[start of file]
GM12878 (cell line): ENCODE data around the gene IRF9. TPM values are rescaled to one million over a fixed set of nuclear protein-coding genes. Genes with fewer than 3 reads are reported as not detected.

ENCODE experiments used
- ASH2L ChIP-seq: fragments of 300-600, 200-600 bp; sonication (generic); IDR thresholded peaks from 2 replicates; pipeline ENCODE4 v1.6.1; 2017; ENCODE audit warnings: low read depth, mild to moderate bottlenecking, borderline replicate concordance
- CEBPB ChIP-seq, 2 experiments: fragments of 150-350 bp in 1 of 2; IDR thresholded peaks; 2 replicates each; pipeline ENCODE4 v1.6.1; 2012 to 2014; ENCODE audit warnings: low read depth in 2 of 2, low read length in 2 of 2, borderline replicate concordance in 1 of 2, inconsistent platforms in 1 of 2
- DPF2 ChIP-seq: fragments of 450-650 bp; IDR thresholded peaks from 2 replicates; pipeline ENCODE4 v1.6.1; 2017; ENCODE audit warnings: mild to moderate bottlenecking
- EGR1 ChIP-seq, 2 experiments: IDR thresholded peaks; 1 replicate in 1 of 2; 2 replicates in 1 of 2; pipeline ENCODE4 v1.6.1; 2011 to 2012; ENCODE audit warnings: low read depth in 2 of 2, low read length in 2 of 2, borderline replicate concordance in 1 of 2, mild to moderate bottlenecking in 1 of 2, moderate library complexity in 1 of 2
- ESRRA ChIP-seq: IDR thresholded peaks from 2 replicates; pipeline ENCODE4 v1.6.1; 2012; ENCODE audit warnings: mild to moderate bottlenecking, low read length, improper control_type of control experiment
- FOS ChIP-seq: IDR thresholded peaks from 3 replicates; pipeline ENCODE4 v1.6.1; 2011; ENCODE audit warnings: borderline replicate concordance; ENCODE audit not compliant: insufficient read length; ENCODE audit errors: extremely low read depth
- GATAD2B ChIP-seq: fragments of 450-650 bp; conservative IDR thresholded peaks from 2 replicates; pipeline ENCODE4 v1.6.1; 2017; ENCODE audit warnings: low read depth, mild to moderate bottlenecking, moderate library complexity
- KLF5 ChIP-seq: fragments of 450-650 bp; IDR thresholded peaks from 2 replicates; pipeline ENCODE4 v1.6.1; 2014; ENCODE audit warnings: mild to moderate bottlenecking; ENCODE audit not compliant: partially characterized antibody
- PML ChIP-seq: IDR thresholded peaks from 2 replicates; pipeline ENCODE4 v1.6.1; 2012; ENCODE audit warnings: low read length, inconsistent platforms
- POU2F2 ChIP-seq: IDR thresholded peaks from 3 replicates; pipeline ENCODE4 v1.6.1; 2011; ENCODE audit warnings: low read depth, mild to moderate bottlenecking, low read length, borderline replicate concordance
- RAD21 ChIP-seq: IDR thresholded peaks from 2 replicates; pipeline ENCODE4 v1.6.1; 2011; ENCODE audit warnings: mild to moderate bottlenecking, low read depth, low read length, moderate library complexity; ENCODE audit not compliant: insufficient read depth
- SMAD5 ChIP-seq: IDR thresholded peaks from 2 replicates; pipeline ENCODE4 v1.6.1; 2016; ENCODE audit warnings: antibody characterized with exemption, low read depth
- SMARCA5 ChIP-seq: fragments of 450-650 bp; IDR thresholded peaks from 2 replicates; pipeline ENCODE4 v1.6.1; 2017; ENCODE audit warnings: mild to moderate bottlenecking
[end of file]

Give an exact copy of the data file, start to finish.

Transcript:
GM12878 (cell line): ENCODE data around the gene IRF9. TPM values are rescaled to one million over a fixed set of nuclear protein-coding genes. Genes with fewer than 3 reads are reported as not detected.

ENCODE experiments used
- ASH2L ChIP-seq: fragments of 300-600, 200-600 bp; sonication (generic); IDR thresholded peaks from 2 replicates; pipeline ENCODE4 v1.6.1; 2017; ENCODE audit warnings: low read depth, mild to moderate bottlenecking, borderline replicate concordance
- CEBPB ChIP-seq, 2 experiments: fragments of 150-350 bp in 1 of 2; IDR thresholded peaks; 2 replicates each; pipeline ENCODE4 v1.6.1; 2012 to 2014; ENCODE audit warnings: low read depth in 2 of 2, low read length in 2 of 2, borderline replicate concordance in 1 of 2, inconsistent platforms in 1 of 2
- DPF2 ChIP-seq: fragments of 450-650 bp; IDR thresholded peaks from 2 replicates; pipeline ENCODE4 v1.6.1; 2017; ENCODE audit warnings: mild to moderate bottlenecking
- EGR1 ChIP-seq, 2 experiments: IDR thresholded peaks; 1 replicate in 1 of 2; 2 replicates in 1 of 2; pipeline ENCODE4 v1.6.1; 2011 to 2012; ENCODE audit warnings: low read depth in 2 of 2, low read length in 2 of 2, borderline replicate concordance in 1 of 2, mild to moderate bottlenecking in 1 of 2, moderate library complexity in 1 of 2
- ESRRA ChIP-seq: IDR thresholded peaks from 2 replicates; pipeline ENCODE4 v1.6.1; 2012; ENCODE audit warnings: mild to moderate bottlenecking, low read length, improper control_type of control experiment
- FOS ChIP-seq: IDR thresholded peaks from 3 replicates; pipeline ENCODE4 v1.6.1; 2011; ENCODE audit warnings: borderline replicate concordance; ENCODE audit not compliant: insufficient read length; ENCODE audit errors: extremely low read depth
- GATAD2B ChIP-seq: fragments of 450-650 bp; conservative IDR thresholded peaks from 2 replicates; pipeline ENCODE4 v1.6.1; 2017; ENCODE audit warnings: low read depth, mild to moderate bottlenecking, moderate library complexity
- KLF5 ChIP-seq: fragments of 450-650 bp; IDR thresholded peaks from 2 replicates; pipeline ENCODE4 v1.6.1; 2014; ENCODE audit warnings: mild to moderate bottlenecking; ENCODE audit not compliant: partially characterized antibody
- PML ChIP-seq: IDR thresholded peaks from 2 replicates; pipeline ENCODE4 v1.6.1; 2012; ENCODE audit warnings: low read length, inconsistent platforms
- POU2F2 ChIP-seq: IDR thresholded peaks from 3 replicates; pipeline ENCODE4 v1.6.1; 2011; ENCODE audit warnings: low read depth, mild to moderate bottlenecking, low read length, borderline replicate concordance
- RAD21 ChIP-seq: IDR thresholded peaks from 2 replicates; pipeline ENCODE4 v1.6.1; 2011; ENCODE audit warnings: mild to moderate bottlenecking, low read depth, low read length, moderate library complexity; ENCODE audit not compliant: insufficient read depth
- SMAD5 ChIP-seq: IDR thresholded peaks from 2 replicates; pipeline ENCODE4 v1.6.1; 2016; ENCODE audit warnings: antibody characterized with exemption, low read depth
- SMARCA5 ChIP-seq: fragments of 450-650 bp; IDR thresholded peaks from 2 replicates; pipeline ENCODE4 v1.6.1; 2017; ENCODE audit warnings: mild to moderate bottlenecking